A room of his own: Zane Caplansky moves his deli to old Jewish town

A room of his own: Zane Caplansky moves his deli to old Jewish town

Guardian of the beef: Zane Caplansky lords over a cake version of his famous sandwich (Photo by Renee Suen)  

Zane Caplansky is bringing his celebrated “Toronto smoked meat”—part Schwartz’s, part Hogtown corned beef—to a brand new space in the heart of the city’s old deli town. The new Kensington chop shop is slated to open in August and will feature an expanded menu, a patio, a performance space, and a family legacy close to Caplansky’s meat-loving heart. With many of the city’s charcuterie shops up at Eglinton, Caplansky opened his current Clinton Street spot in the hope of bringing the traditional deli experience back downtown. Almost a year later, he’s garnered praise for his hand-cured, hand-smoked brisket: Joanne Kates called him a “one-man smoked-meat renaissance” selling fare fit for her bubbe, and even the “godfather of deli,” Shopsy’s Yitz Penciner, signed off. Now that the beef buff has curing cred, Caplansky is bringing the deli rejuvenation home to what he calls “the heart of the old Jewish deli soul”: the former Jewish quarter of Kensington Market.

Well before the days of bongo drums and hemp shoes, 356 College Street was a deli (Smith’s or Altman’s), while 352 next door was home to Caplan’s hardware, owned by the chef’s grandfather back in the ’30s. The neighbourhood has been embracing the newcomer with open arms. The first time he looked into the shop window, a passerby approached him and said, “Hey, Caplansky, you gonna move in here? That would be heaven.” The modest foodie (who was floored when Gourmet editor Ruth Reichl made a recent appearance at his shop) was as surprised by the shout-out as he was touched by the reception. Moving here “was bashert,” he says—the Yiddish expression for destiny.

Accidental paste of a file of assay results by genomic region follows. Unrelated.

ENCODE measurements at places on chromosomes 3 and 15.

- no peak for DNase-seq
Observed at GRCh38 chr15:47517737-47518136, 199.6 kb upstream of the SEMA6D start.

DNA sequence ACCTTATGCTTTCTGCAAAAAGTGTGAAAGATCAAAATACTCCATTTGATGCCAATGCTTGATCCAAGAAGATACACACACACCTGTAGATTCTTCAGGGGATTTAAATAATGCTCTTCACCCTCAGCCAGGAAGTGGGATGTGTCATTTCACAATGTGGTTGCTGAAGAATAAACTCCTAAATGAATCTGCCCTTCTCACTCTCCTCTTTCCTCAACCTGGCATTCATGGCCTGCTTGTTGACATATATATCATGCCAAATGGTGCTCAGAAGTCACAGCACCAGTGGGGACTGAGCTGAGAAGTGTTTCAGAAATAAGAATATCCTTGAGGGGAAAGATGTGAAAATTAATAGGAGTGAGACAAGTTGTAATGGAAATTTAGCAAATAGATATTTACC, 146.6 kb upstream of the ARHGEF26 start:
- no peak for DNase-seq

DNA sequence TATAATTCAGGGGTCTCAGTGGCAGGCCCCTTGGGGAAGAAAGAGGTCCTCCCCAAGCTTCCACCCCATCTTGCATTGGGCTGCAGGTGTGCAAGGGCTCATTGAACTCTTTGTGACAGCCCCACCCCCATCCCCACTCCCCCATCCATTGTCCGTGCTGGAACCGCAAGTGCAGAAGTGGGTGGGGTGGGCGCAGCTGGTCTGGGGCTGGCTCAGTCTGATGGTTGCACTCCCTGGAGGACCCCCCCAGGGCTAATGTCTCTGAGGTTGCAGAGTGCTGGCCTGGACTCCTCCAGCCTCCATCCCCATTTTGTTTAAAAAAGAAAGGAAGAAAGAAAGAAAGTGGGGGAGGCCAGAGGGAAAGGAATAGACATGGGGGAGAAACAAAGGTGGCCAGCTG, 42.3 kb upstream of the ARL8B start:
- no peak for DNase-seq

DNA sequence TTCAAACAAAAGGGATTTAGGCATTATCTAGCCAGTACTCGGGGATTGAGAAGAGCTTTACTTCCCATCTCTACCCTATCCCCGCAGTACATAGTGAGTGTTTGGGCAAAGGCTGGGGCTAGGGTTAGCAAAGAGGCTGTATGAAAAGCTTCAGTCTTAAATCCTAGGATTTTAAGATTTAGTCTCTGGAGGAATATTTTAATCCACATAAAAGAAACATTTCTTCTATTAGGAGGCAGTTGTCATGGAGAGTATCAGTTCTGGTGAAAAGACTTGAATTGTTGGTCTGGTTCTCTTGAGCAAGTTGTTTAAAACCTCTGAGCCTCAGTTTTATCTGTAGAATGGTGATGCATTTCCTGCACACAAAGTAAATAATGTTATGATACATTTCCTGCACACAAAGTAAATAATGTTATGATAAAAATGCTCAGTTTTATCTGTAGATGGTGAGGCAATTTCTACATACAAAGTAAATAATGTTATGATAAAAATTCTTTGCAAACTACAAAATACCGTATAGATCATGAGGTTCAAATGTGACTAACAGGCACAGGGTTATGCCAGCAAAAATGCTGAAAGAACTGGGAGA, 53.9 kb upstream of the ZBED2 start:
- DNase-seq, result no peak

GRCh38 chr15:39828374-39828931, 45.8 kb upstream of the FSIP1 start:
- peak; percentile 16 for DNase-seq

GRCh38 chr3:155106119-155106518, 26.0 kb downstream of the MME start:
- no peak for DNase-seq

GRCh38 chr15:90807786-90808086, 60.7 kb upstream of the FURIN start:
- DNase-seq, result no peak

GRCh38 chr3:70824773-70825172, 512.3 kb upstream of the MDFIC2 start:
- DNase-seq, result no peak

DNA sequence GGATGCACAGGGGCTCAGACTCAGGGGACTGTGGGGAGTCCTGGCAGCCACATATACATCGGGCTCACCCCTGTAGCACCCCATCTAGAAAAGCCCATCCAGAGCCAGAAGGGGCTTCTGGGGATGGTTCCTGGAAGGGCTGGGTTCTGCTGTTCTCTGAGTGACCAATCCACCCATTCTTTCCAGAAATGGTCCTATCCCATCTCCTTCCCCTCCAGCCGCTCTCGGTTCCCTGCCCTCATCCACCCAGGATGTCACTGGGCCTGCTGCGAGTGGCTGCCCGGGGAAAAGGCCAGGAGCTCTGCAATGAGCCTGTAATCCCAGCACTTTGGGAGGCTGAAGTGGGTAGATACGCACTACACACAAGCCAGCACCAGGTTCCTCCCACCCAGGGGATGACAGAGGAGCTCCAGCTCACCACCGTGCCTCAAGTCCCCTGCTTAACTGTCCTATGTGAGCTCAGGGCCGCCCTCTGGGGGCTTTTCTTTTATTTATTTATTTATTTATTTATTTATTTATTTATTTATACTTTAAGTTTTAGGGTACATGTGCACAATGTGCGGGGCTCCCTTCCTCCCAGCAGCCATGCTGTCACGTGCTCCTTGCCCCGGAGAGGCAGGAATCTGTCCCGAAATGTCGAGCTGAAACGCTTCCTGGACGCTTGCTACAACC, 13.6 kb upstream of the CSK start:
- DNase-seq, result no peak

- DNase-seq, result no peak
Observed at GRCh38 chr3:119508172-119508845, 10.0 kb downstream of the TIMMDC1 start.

Aside from family and meat market roots, the new digs offer a much larger smoking capacity—it’s unlikely Caplansky will run out of meat, which happened recently—and a host of bubbe-approved delicacies. A breakfast lover, Caplansky will be extending hours to serve such traditional Jewish treats as lox, smoked meat hash and salami and eggs. Also new to the menu will be rib-eye steak and chopped liver. “My mother makes the best chopped liver in the world, and she gave me her secret recipe,” says the chef. Smoked turkey will be a mainstay, for the non–red meat eater, and an all-new Caplansky original will make its debut: beef bacon. “I’m trying to keep it a secret, but I’ll tell you,” he whispers. “It’s cured beef belly, and it tastes delicious. I think it’s going to be a real winner.” The Kensington delicatessen will also offer a lively atmosphere featuring music, comedy and burlesque performances, as well as a 50-person patio that will be open until 11 p.m.

But even with all the change, some traditions are unshakable. When we ask whether it’s acceptable to go lean on a sandwich, Caplansky obliged: “Of course!” Then he paused: “But I do favour my fatty customers, it’s true.”